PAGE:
adjacent cysteine residues (C and D), in contrast to the other
proteins. These studies show that 4 of the 5 disulphide bonds
(A to E, B to C, D to G and F to H) are conserved, with the
fifth bond between cysteine K (which is paired with L in the
7-gliadin) and M. The third inhibitor that has been disulphide-
mapped, WAI-0.53, shares 9 cysteine residues with WAI-0.28
and RBI, lacking cysteine residue E. The absence of cysteine E
is associated with the formation of a new disulphide bond
between cysteines A and H, leaving cysteine F unpaired.
These comparisons show a high degree of conservation of
disulphide bonds within and between the gliadins and 2S al-
bumins, involving cysteine residues B to C/D, C/D to G and F
to H. In addition, the y-gliadin and 2S albumins each contain
a single additional disulphide bond, between cysteines K to L
and A to E, respectively. However, only two disulphide bonds
involving the adjacent cysteine residues (C/D) are also con-
served in the inhibitors, with differences between RBI/WAI-
0.28 on the one hand and WAI-0.53 on the other. Thus, their
different disulphide bond patterns may relate to the mainte-
nance of active sites for their target enzymes.
 Kreis, M., Forde, B.G., Rahman, S., Miflin, B.J. and Shewry,
P.R. (1985) J. Mol. Biol. 183, 499-502.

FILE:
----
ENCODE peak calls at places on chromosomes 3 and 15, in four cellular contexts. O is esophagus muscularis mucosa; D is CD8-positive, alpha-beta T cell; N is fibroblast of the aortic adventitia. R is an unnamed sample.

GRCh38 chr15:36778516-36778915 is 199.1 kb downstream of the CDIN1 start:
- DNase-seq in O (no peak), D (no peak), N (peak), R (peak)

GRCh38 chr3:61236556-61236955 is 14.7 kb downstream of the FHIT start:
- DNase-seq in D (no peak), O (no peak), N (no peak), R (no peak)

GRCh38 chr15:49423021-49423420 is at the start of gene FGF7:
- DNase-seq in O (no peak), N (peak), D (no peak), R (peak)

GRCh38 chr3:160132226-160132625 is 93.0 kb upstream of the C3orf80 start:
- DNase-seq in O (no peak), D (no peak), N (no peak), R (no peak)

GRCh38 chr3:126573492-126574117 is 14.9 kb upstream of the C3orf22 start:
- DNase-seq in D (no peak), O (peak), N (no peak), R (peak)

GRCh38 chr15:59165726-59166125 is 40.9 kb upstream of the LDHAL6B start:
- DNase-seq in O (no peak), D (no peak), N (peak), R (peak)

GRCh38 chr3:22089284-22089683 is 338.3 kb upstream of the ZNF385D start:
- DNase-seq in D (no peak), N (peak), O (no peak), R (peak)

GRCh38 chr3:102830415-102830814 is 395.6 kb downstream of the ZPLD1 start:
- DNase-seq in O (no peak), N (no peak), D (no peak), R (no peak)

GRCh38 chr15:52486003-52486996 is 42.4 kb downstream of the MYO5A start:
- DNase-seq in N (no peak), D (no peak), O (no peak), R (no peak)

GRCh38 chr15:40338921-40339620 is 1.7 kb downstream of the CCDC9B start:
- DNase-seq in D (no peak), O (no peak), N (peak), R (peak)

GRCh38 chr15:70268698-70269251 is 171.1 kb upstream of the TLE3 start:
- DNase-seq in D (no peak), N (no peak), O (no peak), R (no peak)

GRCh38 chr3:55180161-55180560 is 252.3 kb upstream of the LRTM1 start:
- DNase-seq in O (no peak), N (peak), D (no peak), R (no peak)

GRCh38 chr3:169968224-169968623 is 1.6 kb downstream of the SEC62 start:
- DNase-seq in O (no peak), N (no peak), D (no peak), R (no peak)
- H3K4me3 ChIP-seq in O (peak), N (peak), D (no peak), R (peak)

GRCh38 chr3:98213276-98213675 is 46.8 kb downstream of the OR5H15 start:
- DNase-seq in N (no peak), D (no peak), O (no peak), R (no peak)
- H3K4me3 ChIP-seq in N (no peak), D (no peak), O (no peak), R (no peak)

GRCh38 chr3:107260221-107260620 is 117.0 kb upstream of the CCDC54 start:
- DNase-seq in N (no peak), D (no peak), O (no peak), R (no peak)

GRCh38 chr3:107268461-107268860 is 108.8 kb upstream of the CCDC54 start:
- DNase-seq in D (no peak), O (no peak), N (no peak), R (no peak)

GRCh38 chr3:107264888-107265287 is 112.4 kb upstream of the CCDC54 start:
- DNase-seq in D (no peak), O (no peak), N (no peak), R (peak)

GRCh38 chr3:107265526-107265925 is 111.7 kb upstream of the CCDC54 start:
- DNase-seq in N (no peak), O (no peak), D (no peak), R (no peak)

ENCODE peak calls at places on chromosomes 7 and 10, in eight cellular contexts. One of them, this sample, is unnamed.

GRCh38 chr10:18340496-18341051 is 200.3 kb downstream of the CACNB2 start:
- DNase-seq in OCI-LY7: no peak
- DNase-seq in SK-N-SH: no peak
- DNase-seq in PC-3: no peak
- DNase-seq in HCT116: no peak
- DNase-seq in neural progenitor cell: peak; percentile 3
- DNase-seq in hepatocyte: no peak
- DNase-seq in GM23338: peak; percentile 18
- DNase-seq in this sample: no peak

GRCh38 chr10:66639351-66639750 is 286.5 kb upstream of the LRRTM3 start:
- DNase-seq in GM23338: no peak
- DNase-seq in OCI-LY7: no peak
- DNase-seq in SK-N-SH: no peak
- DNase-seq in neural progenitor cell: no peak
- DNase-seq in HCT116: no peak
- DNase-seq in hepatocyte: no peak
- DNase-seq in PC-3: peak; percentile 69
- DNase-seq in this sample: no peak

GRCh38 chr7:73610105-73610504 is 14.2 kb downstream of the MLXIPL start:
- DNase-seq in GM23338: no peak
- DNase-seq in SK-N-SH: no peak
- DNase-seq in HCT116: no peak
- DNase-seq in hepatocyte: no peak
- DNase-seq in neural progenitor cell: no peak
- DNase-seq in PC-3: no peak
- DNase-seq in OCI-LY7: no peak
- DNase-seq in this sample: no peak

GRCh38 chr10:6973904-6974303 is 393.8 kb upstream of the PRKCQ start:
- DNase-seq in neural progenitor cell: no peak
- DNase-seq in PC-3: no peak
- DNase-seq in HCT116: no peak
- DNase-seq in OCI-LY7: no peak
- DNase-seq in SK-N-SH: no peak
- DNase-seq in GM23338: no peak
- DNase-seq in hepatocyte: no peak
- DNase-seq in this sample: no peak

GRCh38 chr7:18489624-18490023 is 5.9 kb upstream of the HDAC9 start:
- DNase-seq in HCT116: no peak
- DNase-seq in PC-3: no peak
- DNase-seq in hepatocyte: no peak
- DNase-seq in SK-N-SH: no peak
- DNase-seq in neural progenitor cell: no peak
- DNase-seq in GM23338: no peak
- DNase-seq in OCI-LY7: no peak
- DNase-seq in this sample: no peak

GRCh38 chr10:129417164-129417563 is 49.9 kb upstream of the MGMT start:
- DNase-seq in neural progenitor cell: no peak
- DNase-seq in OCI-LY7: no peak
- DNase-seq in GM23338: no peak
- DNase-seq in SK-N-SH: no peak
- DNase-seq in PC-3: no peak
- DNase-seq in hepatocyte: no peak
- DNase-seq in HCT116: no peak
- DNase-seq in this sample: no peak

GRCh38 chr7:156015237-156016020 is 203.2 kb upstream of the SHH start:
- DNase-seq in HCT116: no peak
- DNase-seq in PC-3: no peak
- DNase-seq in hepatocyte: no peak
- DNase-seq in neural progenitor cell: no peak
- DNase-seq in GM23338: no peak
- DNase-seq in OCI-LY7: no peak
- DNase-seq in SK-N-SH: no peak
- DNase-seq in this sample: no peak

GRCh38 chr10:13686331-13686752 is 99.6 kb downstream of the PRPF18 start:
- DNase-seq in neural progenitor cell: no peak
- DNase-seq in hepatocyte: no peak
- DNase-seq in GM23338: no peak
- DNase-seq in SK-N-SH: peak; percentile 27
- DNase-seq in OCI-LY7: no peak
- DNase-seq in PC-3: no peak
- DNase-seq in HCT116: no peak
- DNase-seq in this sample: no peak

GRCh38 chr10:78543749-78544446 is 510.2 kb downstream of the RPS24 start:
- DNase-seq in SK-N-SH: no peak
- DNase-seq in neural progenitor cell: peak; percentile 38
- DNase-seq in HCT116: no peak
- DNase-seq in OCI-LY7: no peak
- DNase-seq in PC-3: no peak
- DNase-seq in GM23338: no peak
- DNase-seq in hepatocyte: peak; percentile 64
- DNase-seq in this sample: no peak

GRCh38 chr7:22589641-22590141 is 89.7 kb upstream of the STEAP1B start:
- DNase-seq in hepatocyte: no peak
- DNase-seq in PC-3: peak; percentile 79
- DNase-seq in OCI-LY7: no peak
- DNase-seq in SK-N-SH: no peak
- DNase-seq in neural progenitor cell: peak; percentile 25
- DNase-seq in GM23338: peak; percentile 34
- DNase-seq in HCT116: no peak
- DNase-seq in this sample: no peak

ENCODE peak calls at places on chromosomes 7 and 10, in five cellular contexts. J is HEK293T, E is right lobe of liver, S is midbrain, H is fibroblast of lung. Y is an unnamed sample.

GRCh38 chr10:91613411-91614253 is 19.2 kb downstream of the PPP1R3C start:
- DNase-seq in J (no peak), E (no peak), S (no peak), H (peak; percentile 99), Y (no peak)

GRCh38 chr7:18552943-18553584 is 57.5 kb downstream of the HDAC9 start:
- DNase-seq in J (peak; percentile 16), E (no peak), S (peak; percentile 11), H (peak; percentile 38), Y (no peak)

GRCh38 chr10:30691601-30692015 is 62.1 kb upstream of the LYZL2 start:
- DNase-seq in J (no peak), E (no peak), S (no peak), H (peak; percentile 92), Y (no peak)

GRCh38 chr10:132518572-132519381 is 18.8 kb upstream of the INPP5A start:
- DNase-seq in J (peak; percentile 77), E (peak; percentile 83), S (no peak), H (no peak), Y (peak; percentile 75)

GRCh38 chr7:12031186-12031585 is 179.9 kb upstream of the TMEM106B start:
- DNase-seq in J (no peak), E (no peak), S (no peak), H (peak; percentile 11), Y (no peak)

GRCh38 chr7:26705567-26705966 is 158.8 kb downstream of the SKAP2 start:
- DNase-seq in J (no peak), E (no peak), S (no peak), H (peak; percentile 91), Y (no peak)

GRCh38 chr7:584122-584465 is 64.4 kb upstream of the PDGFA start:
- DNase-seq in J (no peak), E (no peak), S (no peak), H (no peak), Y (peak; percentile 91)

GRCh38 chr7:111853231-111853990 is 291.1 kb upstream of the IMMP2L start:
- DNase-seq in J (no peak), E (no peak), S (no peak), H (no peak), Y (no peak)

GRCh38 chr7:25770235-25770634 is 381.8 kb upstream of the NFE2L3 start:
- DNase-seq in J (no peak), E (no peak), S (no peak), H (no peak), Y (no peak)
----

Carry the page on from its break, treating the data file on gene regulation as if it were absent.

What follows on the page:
Kreis, M., Shewry, P.R., Forde, B.G., Forde, J. and Miflin, B.J.
(1985) in: Oxford Surveys of Plant Cell and Molecular Biology,
vol. 2 (Miflin, B.J. ed.) pp. 253 317, Oxford University Press,
 Kreis, M. and Shewry, P.R. (1989) Bio-Essays 10, 201 207.
 Shewry, P.R. (1995) Biol. Rev. 70, 375426.
 Kortt, A.A. and Caldwell, J.B. (1990) Phytochemistry 29, 2805-
 Anisimova, I.N., Fido, R.J., Tatham, A.S. and Shewry, P.R.
(1995) Euphytica 83, 15-23.
 Kortt, A.A., Caldwell, J.B., Lilley, G.G. and Higgins, T.J.V.
(1991) Eur. J. Biochem. 195, 329 334.
288 Download full-text
T.A. Egorov et al./FEBS Letters 396 (1996) 285 288
51 52 62 64
C D EF
G HI 1°3
8 20 37 1 17 18 29 31
A B || C D EF
45 65 73
J G H
184 191 192 204
t I i
150 151 163
",( i i
WAI - 0.28
WAI - 0.53
7 21 29 42 4354 56
I )k I
6 20 28 41 42
K F ]
Fig. 3. Comparison of the patterns of disulphide bonds formed by 2S albumins, cereal inhibitors and gliadins. Cysteine residues are labelled
A M as discussed in the text. The disulphide maps for conglutin 6, WAI-0.28, WAI-0.53, ct-gliadin and 7-gliadin are reported in [8-14].
 Lilley, G.G. and Inglis, A.S. (1966) FEBS Lett. 195, 235 241.
 Muller, S. and Wieser, H. (1995) J. Cer. Sci. 22, 21 27.
 Wieser, H, and Muller, S. (1996) in: Wheat Biochemistry (Scho-
field, J.D. ed.) Royal Society of Chemistry, London, in press.
 Egorov, T.A., Musolyamov, A.K., Barbashov, S.F., Zolotykh,
O., Andersen, J., Roepstorff, P. and Popineau, Y. (1994) in:
Wheat Kernel Proteins. Molecular and Functional Aspects, Pro-
ceedings of the International Meeting, Viterbo, Italy, pp. 4144.
 Poerio, E., Caporale, C., Carrano, L., Pucci, P. and Buonocore,
V. (1991) Eur. J. Biochem. 199, 595-600.
 Maeda, K., Wakabayashi, S. and Matsubara, H. (1993) J. Bio-
chem 94, 865-870.
 Strobl, S., Miihlhahn, P., Bernstein, R., Wiltscheck, R., Maskos,
K., Wunderlich, M., Huber, R., Glockshuber, R. and Holak,
T.A. (1995) Biochem. 34, 8281 8293.